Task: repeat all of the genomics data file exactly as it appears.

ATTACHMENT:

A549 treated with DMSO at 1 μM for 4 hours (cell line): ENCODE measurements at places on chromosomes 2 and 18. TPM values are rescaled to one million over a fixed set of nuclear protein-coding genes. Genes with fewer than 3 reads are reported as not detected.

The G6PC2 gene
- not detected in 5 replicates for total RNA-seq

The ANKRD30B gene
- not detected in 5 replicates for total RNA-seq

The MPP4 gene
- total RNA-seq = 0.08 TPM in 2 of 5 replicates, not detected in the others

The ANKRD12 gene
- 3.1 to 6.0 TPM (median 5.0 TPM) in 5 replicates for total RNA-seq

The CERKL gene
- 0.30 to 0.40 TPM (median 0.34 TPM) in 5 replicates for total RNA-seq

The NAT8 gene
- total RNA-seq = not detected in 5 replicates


A549 treated with DMSO at 1 μM for 4 hours (cell line): ENCODE measurements at places on chromosomes 2 and 18. TPM values are rescaled to one million over a fixed set of nuclear protein-coding genes. Genes with fewer than 3 reads are reported as not detected.

The G6PC2 gene
- not detected in 5 replicates for total RNA-seq

The ANKRD30B gene
- not detected in 5 replicates for total RNA-seq

The MPP4 gene
- total RNA-seq = 0.08 TPM in 2 of 5 replicates, not detected in the others

The ANKRD12 gene
- 3.1 to 6.0 TPM (median 5.0 TPM) in 5 replicates for total RNA-seq

The CERKL gene
- 0.30 to 0.40 TPM (median 0.34 TPM) in 5 replicates for total RNA-seq

The NAT8 gene
- total RNA-seq = not detected in 5 replicates